This paper asks the question how IDEs should be designed to facilitate the maintenance tasks instead of just development tasks. To answer this question they conducted a study, asking 10 programmers to perform a maintenance task and to be recorded using screen capturing. By analyzing these screen-captured video, they conclude several procedural activities that occur during the maintenance process – 1) forming a working set of task-relevant code fragments, 2) navigating the dependencies within this working set; and 3) repairing or creating the necessary code. Further, in the empirical assessment process, they discuss various kinds of phenomenon observed in the study, which lead to corresponding design implications for IDEs. The possible improvement is illustrated by both description and sketching.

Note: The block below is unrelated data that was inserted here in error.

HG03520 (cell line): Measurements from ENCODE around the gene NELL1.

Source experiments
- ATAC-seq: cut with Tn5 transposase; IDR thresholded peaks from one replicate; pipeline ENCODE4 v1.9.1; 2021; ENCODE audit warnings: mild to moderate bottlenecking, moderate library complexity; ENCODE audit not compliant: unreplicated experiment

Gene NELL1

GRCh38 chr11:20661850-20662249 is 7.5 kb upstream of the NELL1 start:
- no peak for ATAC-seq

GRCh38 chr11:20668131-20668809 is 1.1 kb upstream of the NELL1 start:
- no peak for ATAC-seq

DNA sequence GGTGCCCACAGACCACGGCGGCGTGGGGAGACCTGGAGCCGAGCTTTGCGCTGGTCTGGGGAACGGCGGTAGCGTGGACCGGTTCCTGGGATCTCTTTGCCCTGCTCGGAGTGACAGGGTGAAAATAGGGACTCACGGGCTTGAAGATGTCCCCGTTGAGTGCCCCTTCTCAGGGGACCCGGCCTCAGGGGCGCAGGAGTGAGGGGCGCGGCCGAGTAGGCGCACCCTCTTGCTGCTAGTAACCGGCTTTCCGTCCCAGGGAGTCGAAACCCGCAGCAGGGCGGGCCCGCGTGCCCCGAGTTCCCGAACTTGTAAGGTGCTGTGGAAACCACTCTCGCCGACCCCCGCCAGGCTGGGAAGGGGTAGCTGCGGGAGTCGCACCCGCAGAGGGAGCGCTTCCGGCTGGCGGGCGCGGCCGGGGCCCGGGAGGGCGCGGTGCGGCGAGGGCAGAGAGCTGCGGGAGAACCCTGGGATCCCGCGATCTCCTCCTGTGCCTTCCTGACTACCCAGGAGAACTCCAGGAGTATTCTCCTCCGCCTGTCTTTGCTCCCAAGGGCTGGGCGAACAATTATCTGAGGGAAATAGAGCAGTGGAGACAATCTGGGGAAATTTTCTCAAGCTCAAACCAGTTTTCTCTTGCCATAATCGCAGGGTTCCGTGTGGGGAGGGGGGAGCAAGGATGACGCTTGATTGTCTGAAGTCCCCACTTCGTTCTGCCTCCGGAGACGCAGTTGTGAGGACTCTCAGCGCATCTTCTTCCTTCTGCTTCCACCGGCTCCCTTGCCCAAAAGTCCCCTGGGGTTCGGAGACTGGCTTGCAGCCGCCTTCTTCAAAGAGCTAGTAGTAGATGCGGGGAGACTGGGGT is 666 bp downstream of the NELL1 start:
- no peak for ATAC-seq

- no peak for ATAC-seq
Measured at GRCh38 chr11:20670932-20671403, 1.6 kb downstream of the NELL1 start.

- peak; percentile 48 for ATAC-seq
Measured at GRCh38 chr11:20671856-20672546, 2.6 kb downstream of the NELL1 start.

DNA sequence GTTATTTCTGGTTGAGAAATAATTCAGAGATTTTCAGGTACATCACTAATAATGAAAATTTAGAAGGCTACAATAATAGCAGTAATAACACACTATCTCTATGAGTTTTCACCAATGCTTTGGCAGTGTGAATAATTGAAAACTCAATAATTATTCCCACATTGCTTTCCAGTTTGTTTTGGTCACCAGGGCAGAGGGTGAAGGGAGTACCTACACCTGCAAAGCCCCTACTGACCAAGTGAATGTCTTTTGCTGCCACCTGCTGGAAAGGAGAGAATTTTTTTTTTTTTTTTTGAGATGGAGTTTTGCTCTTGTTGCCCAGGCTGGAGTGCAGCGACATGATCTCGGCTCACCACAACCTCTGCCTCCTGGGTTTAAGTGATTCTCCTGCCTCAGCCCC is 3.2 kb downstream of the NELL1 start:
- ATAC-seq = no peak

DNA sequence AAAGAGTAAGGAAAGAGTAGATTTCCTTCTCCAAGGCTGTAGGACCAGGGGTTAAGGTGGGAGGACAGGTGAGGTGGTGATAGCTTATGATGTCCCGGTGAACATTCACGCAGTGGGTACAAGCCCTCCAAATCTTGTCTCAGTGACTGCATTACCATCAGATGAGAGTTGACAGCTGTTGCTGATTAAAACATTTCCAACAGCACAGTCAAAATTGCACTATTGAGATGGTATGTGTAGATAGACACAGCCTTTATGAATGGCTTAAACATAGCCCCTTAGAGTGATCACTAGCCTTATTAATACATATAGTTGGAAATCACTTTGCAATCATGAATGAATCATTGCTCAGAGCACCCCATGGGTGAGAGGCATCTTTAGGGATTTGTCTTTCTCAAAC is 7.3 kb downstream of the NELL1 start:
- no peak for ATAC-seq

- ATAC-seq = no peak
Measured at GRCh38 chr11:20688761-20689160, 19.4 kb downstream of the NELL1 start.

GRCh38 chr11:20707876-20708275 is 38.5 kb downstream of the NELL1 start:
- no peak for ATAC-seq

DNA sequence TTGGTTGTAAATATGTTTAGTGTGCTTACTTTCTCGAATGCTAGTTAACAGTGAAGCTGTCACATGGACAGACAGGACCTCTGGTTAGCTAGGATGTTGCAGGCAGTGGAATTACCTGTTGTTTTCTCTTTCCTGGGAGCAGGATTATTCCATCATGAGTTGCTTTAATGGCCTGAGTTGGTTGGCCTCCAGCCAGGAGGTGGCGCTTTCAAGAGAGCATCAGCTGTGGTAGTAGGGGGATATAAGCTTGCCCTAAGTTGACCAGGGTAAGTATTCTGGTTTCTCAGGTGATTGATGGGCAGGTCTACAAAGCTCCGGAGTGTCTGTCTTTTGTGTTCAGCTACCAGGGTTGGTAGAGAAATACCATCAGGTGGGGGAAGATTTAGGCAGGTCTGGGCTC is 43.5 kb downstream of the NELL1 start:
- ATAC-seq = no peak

The steps of examining the screen-captured video:
- Looking ahead in the video to determine which task the programmer was working on;
- Returning to the beginning of the task to determine the goal of each of the programmer’s individual actions;
- Generalizing from the goals of programmers’ individual actions to more general activities.
It really matters how well researchers understand the nature of the task. In their study, if the researchers had not looked into the dependencies of the program it would have been impossible to find out what programmers were doing such as jumping from one code area to another.